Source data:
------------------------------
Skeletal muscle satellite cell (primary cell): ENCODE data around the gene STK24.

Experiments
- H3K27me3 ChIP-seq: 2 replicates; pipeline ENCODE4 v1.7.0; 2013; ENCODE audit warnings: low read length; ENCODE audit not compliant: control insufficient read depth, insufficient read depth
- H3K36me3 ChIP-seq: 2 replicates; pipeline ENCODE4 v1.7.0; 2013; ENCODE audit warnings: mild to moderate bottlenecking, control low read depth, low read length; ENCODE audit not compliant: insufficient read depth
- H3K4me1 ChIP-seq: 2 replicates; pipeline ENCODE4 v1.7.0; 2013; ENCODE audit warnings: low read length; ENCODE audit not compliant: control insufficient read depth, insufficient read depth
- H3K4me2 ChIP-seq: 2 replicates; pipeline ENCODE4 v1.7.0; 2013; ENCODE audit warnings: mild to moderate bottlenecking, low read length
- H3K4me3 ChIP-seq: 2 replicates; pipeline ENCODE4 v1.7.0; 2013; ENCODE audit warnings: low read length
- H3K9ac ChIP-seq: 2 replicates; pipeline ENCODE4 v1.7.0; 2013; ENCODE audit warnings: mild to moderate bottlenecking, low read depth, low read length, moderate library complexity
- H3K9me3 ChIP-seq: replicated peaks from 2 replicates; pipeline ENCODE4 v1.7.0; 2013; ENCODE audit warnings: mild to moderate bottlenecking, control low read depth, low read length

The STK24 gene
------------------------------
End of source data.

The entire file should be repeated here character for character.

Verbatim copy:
Skeletal muscle satellite cell (primary cell): ENCODE data around the gene STK24.

Experiments
- H3K27me3 ChIP-seq: 2 replicates; pipeline ENCODE4 v1.7.0; 2013; ENCODE audit warnings: low read length; ENCODE audit not compliant: control insufficient read depth, insufficient read depth
- H3K36me3 ChIP-seq: 2 replicates; pipeline ENCODE4 v1.7.0; 2013; ENCODE audit warnings: mild to moderate bottlenecking, control low read depth, low read length; ENCODE audit not compliant: insufficient read depth
- H3K4me1 ChIP-seq: 2 replicates; pipeline ENCODE4 v1.7.0; 2013; ENCODE audit warnings: low read length; ENCODE audit not compliant: control insufficient read depth, insufficient read depth
- H3K4me2 ChIP-seq: 2 replicates; pipeline ENCODE4 v1.7.0; 2013; ENCODE audit warnings: mild to moderate bottlenecking, low read length
- H3K4me3 ChIP-seq: 2 replicates; pipeline ENCODE4 v1.7.0; 2013; ENCODE audit warnings: low read length
- H3K9ac ChIP-seq: 2 replicates; pipeline ENCODE4 v1.7.0; 2013; ENCODE audit warnings: mild to moderate bottlenecking, low read depth, low read length, moderate library complexity
- H3K9me3 ChIP-seq: replicated peaks from 2 replicates; pipeline ENCODE4 v1.7.0; 2013; ENCODE audit warnings: mild to moderate bottlenecking, control low read depth, low read length

The STK24 gene